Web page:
Battling with MS and endometriosis

Victoria knew she would have to stop taking her multiple sclerosis tablets to become pregnant but was shocked to find endometriosis was the cause of the couple's infertility.

“Every month, if my period was a couple of days late, I would think, ‘is this it?’. Then I’d experience the rumbling pain in my stomach when meant my period was on the way and would know another month had passed without success.”

Victoria from Essex has multiple sclerosis (MS), a condition which affects the nerves in the brain and spinal cord causing problems with muscle movement, balance and vision. While the condition does not cause fertility problems, Victoria had to stop taking some of her medication and wait a year before she and husband Neal could start trying for a baby.

Emergency surgery reveals endometriosis

After two further years with no success, the couple went to see their GP, who referred them for tests at their local hospital. While the tests were ongoing, Victoria was rushed to hospital in the middle of the night with suspected appendicitis. It was discovered that she actually had a 6cm cyst on her ovary which needed emergency surgery to be removed.

Victoria says: “Along with the cyst, the doctors discovered I had serious endometriosis which also had to be removed. I always had painful, heavy periods and just thought it was normal, until I discovered it was due to this condition where bits of my womb lining grow outside by womb.

“At this point, we thought the odds were stacked against us ever having a child. Our consultant told us we could try IVF on the NHS and we chose to be treated at Bourn Hall Clinic in Colchester.”

Trying to stay calm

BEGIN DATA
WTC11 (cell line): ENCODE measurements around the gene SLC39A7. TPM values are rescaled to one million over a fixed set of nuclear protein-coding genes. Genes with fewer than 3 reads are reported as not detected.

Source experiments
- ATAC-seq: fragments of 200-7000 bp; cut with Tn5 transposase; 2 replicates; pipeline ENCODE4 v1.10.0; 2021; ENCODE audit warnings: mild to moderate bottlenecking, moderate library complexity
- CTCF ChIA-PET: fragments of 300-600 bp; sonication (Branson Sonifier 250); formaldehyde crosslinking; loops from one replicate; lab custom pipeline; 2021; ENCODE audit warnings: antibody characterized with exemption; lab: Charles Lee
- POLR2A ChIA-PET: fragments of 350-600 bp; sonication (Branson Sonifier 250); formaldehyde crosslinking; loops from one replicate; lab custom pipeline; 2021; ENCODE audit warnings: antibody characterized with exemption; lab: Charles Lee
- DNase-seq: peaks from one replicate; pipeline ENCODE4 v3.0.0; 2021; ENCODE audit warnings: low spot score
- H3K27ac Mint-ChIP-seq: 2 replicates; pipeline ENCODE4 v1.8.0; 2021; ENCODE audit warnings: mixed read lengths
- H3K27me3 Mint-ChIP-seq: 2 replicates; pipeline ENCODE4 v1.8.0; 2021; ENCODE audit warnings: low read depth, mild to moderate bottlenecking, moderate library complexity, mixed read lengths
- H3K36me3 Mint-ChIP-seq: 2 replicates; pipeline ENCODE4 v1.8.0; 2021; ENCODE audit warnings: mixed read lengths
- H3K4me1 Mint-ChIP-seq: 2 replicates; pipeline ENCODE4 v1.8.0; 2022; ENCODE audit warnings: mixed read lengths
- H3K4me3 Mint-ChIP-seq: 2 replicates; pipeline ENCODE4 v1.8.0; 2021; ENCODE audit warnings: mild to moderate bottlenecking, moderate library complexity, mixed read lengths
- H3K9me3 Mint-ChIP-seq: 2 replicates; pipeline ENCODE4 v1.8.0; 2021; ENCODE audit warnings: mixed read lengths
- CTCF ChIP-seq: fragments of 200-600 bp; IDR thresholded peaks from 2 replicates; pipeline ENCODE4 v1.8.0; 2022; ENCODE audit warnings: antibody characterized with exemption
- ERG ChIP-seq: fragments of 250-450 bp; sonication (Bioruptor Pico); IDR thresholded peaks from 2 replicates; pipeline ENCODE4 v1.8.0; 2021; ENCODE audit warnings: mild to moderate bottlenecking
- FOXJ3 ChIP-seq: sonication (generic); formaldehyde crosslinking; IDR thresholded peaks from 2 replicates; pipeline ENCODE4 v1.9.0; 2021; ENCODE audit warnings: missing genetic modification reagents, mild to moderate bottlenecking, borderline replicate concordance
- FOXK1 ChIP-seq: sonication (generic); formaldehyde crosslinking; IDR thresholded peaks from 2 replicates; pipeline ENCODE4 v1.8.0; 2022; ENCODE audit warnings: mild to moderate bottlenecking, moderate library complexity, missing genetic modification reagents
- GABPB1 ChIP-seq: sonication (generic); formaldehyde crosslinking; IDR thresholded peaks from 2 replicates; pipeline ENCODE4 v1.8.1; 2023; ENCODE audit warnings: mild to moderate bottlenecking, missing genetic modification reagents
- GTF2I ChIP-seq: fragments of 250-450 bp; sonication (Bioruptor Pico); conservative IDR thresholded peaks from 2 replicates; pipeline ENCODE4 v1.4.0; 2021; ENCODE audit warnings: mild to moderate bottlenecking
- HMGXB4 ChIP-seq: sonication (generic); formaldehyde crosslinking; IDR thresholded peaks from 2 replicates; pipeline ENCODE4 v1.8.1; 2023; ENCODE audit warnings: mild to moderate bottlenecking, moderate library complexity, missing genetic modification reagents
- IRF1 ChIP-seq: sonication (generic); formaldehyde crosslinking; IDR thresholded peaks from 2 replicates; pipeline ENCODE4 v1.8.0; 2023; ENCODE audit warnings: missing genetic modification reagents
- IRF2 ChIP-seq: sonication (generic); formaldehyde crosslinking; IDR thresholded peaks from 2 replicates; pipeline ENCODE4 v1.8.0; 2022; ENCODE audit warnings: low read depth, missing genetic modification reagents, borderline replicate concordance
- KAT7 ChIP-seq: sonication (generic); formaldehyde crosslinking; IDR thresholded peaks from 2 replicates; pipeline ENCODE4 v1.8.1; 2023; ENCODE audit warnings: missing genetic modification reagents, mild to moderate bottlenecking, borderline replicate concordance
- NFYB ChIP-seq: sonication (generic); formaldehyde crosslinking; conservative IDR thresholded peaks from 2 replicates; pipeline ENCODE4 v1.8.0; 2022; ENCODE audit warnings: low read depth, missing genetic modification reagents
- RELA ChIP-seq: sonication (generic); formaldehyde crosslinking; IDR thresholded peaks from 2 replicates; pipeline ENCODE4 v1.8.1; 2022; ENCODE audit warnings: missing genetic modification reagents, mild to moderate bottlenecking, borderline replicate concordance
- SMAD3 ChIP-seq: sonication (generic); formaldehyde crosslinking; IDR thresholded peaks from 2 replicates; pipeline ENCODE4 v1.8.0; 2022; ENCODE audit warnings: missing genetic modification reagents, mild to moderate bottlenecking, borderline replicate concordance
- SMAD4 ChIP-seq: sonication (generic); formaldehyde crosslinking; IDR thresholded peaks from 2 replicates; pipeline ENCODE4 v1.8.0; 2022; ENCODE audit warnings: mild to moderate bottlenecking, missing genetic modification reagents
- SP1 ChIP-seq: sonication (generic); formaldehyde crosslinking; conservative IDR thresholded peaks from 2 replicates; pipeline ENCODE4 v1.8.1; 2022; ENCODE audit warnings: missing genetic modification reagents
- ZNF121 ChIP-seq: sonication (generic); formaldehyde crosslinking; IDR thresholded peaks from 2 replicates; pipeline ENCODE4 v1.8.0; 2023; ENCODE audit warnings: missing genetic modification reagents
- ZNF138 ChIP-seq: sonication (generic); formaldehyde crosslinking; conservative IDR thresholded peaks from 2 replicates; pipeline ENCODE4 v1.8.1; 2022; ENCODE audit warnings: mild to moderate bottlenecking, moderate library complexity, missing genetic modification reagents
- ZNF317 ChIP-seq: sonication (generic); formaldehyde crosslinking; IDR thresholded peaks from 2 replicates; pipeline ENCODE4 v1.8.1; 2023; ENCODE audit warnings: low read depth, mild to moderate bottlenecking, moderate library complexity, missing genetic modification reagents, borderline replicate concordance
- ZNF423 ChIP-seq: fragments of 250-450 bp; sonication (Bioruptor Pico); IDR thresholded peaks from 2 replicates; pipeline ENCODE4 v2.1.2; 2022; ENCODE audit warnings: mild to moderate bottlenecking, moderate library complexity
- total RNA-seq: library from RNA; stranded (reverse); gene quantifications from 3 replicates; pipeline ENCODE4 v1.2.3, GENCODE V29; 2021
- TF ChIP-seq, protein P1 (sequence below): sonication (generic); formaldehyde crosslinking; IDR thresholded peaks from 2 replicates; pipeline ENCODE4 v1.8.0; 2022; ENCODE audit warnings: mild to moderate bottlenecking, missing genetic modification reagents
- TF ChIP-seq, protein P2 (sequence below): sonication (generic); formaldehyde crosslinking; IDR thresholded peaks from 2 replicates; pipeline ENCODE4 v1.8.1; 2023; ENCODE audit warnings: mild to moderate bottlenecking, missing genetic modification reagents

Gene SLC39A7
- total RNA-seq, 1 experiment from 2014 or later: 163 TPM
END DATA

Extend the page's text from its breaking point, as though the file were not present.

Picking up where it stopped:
Victoria had to wait for her body to recover before starting IVF treatment. While she was undergoing treatment, Victoria remained stoical about their chances of having a child.

She explains: “My MS is made worse by stress, so trying to keep calm was vital, and I didn’t want people asking about it all the time. We didn’t tell anyone we were having IVF other than our parents and one person at each of our places of work.

“I tried to stay as emotionally detached from the treatment as possible so I viewed each trip to the clinic as just another appointment and took everything a step at a time.”

Overcoming MS and endometriosis

The couple had IVF with ICSI (intracytoplasmic sperm injection), a procedure where a single sperm is injected into the egg to fertilise it. Two weeks later, Victoria snuck off to the bathroom to take the pregnancy test that was to signal a change to their lives.

Baby Alexander was born with a healthy weight 7lb 11.5oz after a quick hour and a half labour.

Victoria and Neal were delighted with the arrival of their little boy and say everything they have been through is worthwhile. Victoria adds: “The staff at Bourn Hall were so helpful and reassuring that it made everything easier to cope with. Nothing was too much trouble for them… I just can’t thank them enough!”

More information

Endometriosis and fertility

Read more of common causes of infertility

Read more about endometriosis 

More about IVF treatment

Related articles